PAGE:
In FIG. 8, once two cycles of the same feeder failure status have occurred, a test 16 determines whether feeder 2 has failed or not. If it has, a test 17 determines if there are two failure indicators in the particular elevator system involved. In some cases, the customer may desire only one indicator to indicate some power failure, regardless of whether a split feeder is involved or not. In other cases, the customer may desire to have an indicator for each of the feeders. If there is only one indicator for two feeders, test 17 will be negative and the emergency power indicator 1 will be set in a step 18 (in such case this is the only indicator in the system). But on the other hand, if feeder 2 has failed and two indicators are involved, both tests 16 and 17 will be affirmative so that only emergency power indicator 2 will be set in a step 19. If feeder 2 has not failed, test 16 will be negative. In the event that test 16 is affirmative and two indicators are involved, or test 16 is negative, a test 20 will determine if feeder 1 has failed. If it has, it will cause emergency power indicator 1 to be reset by step 18. When the indicators have been properly set, a step 21 will reset the normal power indicator of the group controller 17 (FIG. 1). Then, the group status condition of whether or not all cars have been returned or delayed (recovery has been attempted for all cars) is interrogated in a test 22. If test 22 is negative, phase one operation is reached through a transfer point 23; but if test 22 is affirmative (an attempt has been made to recover all of the cars), then the group emergency power return routine will advance to phase two operation through a transfer point 24.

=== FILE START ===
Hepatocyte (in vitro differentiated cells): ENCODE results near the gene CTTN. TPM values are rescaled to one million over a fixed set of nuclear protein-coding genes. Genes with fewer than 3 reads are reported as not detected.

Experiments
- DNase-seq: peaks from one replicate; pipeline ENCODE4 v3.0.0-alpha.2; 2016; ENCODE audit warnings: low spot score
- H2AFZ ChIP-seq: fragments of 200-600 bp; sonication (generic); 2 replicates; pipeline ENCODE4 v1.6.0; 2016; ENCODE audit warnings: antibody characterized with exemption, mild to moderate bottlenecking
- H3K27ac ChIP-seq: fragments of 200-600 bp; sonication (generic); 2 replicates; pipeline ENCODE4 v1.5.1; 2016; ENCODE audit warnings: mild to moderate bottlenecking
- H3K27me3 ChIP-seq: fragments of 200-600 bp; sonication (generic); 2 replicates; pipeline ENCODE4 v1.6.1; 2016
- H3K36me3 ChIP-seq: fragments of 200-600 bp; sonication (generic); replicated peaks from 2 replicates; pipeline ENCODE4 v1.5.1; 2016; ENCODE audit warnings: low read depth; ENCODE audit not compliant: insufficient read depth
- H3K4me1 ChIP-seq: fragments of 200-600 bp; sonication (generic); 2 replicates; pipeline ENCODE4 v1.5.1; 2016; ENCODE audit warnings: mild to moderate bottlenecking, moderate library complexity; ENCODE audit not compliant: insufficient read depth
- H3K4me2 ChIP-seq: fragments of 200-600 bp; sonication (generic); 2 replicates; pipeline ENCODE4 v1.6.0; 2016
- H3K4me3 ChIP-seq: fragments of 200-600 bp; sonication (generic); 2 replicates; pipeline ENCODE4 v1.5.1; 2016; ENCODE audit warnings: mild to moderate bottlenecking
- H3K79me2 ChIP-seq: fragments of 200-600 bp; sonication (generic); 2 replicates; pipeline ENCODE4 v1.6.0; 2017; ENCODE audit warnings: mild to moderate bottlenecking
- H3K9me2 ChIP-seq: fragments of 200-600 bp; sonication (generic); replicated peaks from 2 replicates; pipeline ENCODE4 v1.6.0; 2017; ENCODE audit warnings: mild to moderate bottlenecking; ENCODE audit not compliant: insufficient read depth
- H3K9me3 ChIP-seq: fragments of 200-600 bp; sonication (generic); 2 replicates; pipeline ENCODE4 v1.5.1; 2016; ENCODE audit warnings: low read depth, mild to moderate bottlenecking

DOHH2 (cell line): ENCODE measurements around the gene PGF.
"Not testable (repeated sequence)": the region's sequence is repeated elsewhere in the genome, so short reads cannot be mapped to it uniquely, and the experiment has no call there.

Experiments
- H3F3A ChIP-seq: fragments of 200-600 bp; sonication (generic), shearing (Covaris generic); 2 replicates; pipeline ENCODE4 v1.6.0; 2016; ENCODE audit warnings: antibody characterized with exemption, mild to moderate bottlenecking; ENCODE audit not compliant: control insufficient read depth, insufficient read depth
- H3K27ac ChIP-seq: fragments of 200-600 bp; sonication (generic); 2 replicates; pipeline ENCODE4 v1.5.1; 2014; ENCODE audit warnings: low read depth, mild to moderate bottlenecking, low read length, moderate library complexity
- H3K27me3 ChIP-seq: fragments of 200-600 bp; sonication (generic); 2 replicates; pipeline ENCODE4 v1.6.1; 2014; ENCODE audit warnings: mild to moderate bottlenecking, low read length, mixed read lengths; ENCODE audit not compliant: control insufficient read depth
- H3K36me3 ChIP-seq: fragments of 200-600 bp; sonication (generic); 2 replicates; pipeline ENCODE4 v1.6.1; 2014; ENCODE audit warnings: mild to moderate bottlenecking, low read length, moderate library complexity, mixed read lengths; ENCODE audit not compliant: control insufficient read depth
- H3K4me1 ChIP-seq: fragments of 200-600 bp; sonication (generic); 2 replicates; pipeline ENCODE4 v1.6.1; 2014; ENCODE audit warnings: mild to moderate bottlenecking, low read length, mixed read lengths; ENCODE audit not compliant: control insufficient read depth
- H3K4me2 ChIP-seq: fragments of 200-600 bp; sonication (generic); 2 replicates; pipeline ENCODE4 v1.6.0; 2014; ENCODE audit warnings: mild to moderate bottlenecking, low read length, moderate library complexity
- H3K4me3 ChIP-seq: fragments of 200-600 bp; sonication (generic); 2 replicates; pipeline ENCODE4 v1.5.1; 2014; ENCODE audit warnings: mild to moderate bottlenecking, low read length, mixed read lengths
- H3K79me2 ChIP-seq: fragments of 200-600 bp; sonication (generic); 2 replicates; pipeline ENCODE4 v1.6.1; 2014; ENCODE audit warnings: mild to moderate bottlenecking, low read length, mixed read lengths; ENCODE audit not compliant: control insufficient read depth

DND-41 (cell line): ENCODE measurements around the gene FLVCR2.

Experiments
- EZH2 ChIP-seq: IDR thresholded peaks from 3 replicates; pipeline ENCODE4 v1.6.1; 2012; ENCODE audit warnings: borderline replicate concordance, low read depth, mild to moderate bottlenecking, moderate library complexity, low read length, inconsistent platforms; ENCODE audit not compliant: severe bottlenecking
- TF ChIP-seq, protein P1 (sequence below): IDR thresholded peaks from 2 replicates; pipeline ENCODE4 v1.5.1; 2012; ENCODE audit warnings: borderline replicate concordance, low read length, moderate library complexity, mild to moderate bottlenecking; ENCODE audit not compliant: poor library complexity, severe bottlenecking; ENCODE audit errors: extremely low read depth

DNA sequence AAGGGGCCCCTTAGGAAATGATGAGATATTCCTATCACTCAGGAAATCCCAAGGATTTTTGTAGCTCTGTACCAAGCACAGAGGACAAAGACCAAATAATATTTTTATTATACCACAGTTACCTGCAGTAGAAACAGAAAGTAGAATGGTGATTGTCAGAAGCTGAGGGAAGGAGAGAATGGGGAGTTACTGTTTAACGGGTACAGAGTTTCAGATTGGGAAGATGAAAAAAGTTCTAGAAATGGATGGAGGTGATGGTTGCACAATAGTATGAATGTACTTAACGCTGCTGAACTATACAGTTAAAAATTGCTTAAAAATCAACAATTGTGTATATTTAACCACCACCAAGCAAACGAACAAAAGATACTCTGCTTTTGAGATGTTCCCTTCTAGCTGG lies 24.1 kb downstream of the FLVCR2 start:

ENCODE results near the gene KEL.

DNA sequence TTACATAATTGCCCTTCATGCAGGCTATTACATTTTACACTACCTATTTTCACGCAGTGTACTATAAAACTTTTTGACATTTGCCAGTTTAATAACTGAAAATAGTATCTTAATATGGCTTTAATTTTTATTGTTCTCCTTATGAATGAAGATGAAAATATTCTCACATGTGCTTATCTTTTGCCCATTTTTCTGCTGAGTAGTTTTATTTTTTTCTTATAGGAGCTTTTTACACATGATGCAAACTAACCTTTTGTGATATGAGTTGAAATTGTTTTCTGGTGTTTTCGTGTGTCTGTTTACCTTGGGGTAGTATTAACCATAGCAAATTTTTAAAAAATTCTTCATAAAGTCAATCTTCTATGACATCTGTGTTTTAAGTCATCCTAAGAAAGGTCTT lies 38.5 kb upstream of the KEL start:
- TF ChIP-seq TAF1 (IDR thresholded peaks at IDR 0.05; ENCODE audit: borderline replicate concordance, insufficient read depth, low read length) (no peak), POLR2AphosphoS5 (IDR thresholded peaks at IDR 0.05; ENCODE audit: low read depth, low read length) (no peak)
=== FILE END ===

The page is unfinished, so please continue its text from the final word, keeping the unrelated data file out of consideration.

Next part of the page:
In phase one operation, the group selects the cars one at a time for recovery to the designated emergency landing. The phase one portion of the group emergency power routine is reached through an entry point 1 in FIG. 9. A first test 2 determines if there is a split feeder. If there is, a test 3 determines if both feeders have failed. If no feeder is available, either test 2 will be negative or test 3 will be affirmative and a pair of steps, 4, 5 will reset all hall calls and inhibit scanning of further hall calls so that the group controller (17, FIG. 1) will not attempt to allocate hall calls for assignment to elevators. But if only one of two feeders has failed, those cars which are still on normal power can react to assignment of hall calls and therefore the hall calls are not reset and inhibited.

In FIG. 9, a step 6 causes the phase one inhibit of the building select switch (that which is interrogated in test 12 of FIG. 2 in each of the cars) to be established in a map equal to the map of cars on emergency power (which is set in an appropriate one of the steps 11, 13, 15, FIG. 8, to relate to those cars on failed feeders only). This map must be reset to all zeros automatically in each cycle so as to be again set only in phase one cycles. If not reset in cyclic housekeeping routines, it could be reset at step 21 of FIG. 8. Then a step 7 sets a P pointer (this is a word containing one bit for each car, the bit of the car currently under consideration being a ONE, and the remaining bits being a zero) equal to the highest numbered car of the cars which are to be considered under group control during emergency power operation. This may include more than the number of cars normally included within group control in the case where one elevator is for special use only. But if there is no distinction, this would simply be the highest numbered car in the group. A step 8 then sets a map of cars available to be returned as the logical AND of those cars on emergency (on the failed feeder), the complement of cars which have been returned and the complement of cars which are delayed. Thus any car assigned to the failed feeder which has not been returned or delayed will be in the map of cars available to return (to recover the first time). Initially, this map will include all the cars on the failed feeder.